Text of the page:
September 17, 2019

EU Taxation in the Time of Italy

Perhaps, former European Commission president Romano Prodi‘s most indelible legacy during his five-year term at the helm of the EU executive body in the late 1990s occurred when he dubbed the European Union’s Stability and Growth Pact as “stupid“.

Those blunt words were the opening salvo in a battle that has pitted Keynesian economic supporters against fiscal supply side hawks in the EU when it comes to fiscal policy. That battle intensified in the wake of the 2008 banking crisis and subsequent sovereign debt fiasco and has been a long-running policy clash ever since. 

 The next chapter in the dispute began Sept. 10, when incoming European Commission President-elect Ursula von der Leyen appointed former Italian Prime Minister Paolo Gentiloni as the next Economics Commissioner who will oversee the implementation of the EU Stability and Growth Pact that is supposed ensure EU member states adhere to fiscal discipline in a way that will not blow up financial markets the way they did 10 years ago.

Of course, the appointment of an Italian – it did not matter who – as Economics Commissioner was like waving a red flag to a bull when it comes to supporters of budget austerity policies such Germany, the Netherlands and Austria. After all, Italy has had little or no economic growth over the past decade and is running the second highest public debt in the industrialized world behind Greece. The recently upended populist government made up of the Five Star party and the Matteo Salvini-led League also has been at odds with the European Commission for the past two years over budget deficit procedures.

And the fact that Gentiloni comes from a political party with leaders such as former Italian Prime Minister Matteo Renzi, who took up the mantle from Prodi in blasting the SGP as counter-productive, is all the more concerning for the fiscal hawks. Throw in the fact the the new Italian Finance Minister Roberto Gualtieri, another Socialist who quit his job as the chairman of the European Parliament Committee for Economics and Social Affairs where he hectored for SGP flexibility, and the hawks can only see double trouble.

  Of course VDL – as von der Leyen is known in Brussels – has a quick answer for the Gentiloni critics. As part of her reorganization of the next European Commission she has appointed three “executive vice presidents” who have been given supervisory roles over different policy spheres. In the case of Gentiloni’s portfolio it will be Valdis Dombrovskis, who has shared the economics portfolio with European Commissioner Pierre Moscovici over the past five years and who is supposed to be the prefect.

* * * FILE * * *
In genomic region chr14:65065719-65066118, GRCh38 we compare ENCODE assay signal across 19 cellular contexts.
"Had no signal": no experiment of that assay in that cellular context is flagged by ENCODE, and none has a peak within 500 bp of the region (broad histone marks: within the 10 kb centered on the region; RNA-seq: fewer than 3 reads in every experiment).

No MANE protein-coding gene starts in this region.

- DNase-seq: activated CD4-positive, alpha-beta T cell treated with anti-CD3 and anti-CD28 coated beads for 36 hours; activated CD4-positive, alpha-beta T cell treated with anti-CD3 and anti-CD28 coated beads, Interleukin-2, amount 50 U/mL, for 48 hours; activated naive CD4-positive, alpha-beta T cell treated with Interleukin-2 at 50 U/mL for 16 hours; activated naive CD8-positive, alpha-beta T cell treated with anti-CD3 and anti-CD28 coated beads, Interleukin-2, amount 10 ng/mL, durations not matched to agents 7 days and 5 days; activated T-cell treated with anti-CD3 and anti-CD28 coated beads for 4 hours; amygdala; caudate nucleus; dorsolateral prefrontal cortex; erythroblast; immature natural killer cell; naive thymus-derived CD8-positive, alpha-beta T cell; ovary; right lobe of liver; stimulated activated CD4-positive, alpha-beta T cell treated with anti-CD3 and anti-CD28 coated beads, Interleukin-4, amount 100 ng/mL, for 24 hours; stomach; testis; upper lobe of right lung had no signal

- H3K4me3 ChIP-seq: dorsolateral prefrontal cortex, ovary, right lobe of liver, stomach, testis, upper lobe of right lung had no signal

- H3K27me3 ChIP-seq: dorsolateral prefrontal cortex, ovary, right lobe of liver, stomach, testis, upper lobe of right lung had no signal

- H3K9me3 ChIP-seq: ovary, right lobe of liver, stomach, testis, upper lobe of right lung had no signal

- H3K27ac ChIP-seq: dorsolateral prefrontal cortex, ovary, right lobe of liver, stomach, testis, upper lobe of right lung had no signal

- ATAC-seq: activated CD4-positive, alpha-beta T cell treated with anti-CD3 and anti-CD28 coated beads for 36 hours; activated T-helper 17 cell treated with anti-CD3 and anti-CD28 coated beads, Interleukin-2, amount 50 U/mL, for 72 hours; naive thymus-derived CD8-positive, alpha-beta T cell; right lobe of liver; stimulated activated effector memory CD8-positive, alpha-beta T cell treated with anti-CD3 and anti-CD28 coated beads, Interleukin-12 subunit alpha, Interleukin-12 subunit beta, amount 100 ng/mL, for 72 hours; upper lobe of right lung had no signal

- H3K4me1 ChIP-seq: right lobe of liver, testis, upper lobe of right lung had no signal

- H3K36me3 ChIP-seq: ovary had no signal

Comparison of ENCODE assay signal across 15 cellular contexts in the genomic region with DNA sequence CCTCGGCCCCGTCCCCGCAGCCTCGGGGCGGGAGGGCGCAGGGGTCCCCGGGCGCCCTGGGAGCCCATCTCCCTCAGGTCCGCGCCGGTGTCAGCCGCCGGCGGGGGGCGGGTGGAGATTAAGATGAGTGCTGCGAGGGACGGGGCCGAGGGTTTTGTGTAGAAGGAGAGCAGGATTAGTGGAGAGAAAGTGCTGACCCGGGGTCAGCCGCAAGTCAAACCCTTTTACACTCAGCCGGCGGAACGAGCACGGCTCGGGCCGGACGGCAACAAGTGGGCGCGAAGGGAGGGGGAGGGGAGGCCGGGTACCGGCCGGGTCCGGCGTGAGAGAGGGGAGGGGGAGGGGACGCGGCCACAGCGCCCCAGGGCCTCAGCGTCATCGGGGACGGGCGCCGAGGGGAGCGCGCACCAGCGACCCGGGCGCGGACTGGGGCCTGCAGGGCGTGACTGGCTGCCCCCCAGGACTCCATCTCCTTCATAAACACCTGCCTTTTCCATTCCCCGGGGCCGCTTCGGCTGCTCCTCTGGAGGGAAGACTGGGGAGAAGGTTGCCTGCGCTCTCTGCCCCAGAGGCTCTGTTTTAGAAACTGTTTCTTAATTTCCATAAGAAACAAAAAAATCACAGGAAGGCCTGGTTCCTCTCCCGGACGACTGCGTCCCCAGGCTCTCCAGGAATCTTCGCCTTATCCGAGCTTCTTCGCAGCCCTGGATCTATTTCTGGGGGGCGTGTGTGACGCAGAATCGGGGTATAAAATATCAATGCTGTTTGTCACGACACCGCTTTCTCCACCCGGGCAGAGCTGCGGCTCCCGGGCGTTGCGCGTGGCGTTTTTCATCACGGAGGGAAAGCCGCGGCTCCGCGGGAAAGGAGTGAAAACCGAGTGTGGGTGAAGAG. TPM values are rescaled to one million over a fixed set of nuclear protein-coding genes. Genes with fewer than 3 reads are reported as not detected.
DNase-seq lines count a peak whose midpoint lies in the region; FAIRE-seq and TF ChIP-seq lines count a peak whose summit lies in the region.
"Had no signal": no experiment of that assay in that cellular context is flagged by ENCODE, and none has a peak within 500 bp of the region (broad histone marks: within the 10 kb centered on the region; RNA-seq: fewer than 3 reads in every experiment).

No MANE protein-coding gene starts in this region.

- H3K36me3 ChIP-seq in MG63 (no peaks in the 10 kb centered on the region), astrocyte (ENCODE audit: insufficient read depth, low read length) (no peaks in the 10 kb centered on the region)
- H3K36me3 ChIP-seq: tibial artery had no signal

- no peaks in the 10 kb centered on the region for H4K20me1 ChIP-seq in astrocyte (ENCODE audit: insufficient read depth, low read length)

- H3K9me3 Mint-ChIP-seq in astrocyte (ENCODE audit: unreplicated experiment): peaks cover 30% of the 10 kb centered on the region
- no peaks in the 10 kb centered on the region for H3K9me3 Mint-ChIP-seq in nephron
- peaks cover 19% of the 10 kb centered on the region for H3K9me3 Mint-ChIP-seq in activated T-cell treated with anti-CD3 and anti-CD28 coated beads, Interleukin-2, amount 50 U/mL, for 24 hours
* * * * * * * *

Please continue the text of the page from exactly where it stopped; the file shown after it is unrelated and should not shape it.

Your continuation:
A conservative who helped revitalize Latvia in his role as prime minister when it nearly collapsed in the wake of the 2008, it was not Keynesian economics that Dombrovskis favored. Moreover it was a prescription of up-from-the-bootstraps tough love. 

The opposing philosophies come as the European Commission and Italy are headed for a showdown as the new Italian government – along with all the other euro zone countries – have to submit their 2020 budget by the middle of October for review as required by European Semester rules. And based on an agreement reached between the Commission and recently departed Italian Finance Minister Giovanni Tria, Italy must either find approximately 23 billions euros in new savings or it has to raise Value Added Tax from 21 percent to 23 percent in order to avoid violating the EU SGP rules. .

There are few issues that the various political Italian parties agree on no matter what side of the political spectrum they come from. But when it comes to raising the VAT rate by 2 percent in 2020 there is unanimous consent that it must be avoided. That is especially true as the economy is sputtering in the euro zone as a whole and in Italy in particular.

 Obviously, for Gentiloni the issue puts him in a difficult position. Although he will not take office until Nov. 1 and therefore will not be party to whatever decision the Juncker Commission takes on the Italian budget submission, he must be approved by the European Parliament in a vote to take place simultaneously. As part of the confirmation process he will face a grilling in a hearing due to take place in the coming month.

European Parliament budget hawks, especially outspoken Italian critics such as German MEP Markus Ferber and other compatriots on the EP Committee for Economic and Monetary Affairs where the hearing will take place, have already made it clear they throw down the gauntlet. How will Gentiloni respond? Surely he not be so blunt as to call the SGP “stupid” as Prodi did. But his message in favour of flexibility will surely be the same.